The continuance of a political party system of managing the country as demonstrated by Fianna Fáil and Fine Gael and, in recent times Labour, for the last 30 years guarantees a adversarial, power-hungry, self-serving, incompetent, deceitful, corrupt and inward-looking form of ‘nation management’ into the future.

The total amount of revenue denied the public purse over this period through mismanagement, incompetence, pocket-lining, cronyism, jobs for the boys, quangos, out-of-all proportioned pensions, salaries, golden handshakes and greed together with the, unconstitutional, giving away of vital public natural resources to private business, would leave you standing open-mouthed in disbelief.

Observing ‘politics’ over the years you would have to conclude that we are not living in a democracy and that our hard-fought-for Constitution is being treated with disdain.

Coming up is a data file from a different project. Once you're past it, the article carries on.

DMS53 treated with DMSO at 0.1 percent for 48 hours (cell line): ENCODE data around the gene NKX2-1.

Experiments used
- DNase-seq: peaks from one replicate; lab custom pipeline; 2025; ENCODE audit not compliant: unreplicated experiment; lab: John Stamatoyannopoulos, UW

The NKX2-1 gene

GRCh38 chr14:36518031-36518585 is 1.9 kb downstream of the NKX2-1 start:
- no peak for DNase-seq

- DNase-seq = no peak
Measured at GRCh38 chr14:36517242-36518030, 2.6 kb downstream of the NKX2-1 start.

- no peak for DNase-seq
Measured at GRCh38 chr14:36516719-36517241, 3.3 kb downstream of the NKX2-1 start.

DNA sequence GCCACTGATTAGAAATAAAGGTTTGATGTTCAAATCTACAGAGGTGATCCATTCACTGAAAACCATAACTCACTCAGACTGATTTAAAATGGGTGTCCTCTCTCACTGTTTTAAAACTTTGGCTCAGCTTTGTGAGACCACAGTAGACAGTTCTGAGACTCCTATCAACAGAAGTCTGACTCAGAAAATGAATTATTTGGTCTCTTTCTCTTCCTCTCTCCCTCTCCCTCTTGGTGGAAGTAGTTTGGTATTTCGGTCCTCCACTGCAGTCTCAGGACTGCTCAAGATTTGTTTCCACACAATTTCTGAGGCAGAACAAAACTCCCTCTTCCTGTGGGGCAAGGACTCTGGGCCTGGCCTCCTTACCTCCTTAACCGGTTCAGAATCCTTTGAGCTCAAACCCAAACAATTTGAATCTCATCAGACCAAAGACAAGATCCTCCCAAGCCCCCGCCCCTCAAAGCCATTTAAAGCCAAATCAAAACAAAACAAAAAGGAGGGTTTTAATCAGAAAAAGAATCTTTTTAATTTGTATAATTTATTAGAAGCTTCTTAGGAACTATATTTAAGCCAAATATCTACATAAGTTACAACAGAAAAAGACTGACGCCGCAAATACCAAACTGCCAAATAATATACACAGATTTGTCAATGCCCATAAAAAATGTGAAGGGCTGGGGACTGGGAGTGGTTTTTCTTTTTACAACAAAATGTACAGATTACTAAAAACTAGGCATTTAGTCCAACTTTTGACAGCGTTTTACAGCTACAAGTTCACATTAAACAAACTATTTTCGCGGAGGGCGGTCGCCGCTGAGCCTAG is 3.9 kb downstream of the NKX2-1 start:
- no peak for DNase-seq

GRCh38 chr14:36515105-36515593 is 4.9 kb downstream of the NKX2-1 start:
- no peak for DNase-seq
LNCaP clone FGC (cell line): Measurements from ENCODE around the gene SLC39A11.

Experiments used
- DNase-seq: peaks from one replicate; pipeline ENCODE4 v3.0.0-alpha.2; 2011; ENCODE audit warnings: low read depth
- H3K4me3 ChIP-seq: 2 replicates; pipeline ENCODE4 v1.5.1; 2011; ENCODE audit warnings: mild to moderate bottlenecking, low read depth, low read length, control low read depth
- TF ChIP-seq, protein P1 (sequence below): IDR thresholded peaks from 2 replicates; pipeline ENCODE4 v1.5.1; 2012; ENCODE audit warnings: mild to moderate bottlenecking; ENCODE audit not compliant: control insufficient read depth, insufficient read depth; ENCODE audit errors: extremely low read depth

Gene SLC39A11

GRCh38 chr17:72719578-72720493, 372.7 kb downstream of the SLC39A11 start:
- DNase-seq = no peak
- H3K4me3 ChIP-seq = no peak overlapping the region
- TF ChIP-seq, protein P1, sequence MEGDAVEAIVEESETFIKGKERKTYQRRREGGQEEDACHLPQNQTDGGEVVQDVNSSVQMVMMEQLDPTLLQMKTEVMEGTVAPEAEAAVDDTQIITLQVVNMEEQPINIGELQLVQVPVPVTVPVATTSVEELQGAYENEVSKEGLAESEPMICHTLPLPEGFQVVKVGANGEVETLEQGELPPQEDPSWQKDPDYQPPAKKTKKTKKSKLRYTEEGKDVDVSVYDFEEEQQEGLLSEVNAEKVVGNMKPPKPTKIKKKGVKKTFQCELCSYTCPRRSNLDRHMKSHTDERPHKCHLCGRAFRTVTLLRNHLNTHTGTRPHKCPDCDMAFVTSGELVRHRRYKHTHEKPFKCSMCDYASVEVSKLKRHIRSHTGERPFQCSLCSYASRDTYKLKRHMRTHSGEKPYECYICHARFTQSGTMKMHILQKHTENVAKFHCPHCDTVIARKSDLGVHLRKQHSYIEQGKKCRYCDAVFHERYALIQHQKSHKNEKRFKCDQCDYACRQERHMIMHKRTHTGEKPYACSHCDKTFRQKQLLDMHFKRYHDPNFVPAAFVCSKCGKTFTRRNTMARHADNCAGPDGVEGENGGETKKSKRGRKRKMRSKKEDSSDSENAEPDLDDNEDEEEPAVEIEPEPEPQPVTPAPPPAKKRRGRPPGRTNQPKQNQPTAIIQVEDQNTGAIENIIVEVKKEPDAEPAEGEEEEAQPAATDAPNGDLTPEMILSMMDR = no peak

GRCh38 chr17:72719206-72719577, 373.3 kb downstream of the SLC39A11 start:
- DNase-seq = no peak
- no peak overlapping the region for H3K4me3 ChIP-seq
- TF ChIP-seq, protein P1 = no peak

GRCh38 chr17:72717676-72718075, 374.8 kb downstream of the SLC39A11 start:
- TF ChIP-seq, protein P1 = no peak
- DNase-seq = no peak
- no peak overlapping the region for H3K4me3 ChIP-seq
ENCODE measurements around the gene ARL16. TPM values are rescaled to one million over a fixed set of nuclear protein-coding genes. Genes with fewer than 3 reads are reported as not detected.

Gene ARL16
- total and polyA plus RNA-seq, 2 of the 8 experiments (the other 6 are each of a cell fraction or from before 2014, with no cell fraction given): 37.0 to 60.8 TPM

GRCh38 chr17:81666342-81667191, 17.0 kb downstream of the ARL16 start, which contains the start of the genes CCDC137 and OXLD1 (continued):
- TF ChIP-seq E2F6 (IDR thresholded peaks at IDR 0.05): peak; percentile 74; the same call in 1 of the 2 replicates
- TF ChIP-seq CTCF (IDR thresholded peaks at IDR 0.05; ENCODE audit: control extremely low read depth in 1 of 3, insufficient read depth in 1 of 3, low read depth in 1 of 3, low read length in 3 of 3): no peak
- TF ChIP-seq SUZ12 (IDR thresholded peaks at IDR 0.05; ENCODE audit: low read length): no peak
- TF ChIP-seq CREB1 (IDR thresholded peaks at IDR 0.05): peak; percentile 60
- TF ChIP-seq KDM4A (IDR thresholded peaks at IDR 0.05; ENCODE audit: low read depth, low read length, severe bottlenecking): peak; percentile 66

With a generous-hearted and entrepreneurially-minded people together with a nation rich in human and natural resources and with vast territorial waters together with a bountiful landmass this island nation, given a decent, non-political, democratically-elected management structure, with each representative publicly sworn in solely to serve the common good, would be thriving, fair to all, and would release us from the debtors prison into which we have been forced.

Bold, brave, innovative restructuring of the way the country is managed is needed if Ireland is to regain real independence and provide a truly democratic and healthy nation for all her citizens into the Third Millennium.

Joe Brennan

Co Cork

Less posing, more action, ministers

If all the various Ministers of Increasing Illness of the last decades would spend less time posing for cameras and more on trying to improve people’s health, we could reduce the need for hospital trollies.

But perhaps, as detailed in the recently published US book “Confessions of Congressman X”, it is far more important to spend your time on seeming competent and getting re-elected than to actually achieve anything for the people who pay their salaries.

Richard Barton

Co Wicklow

Animal abuse a serious, moral issue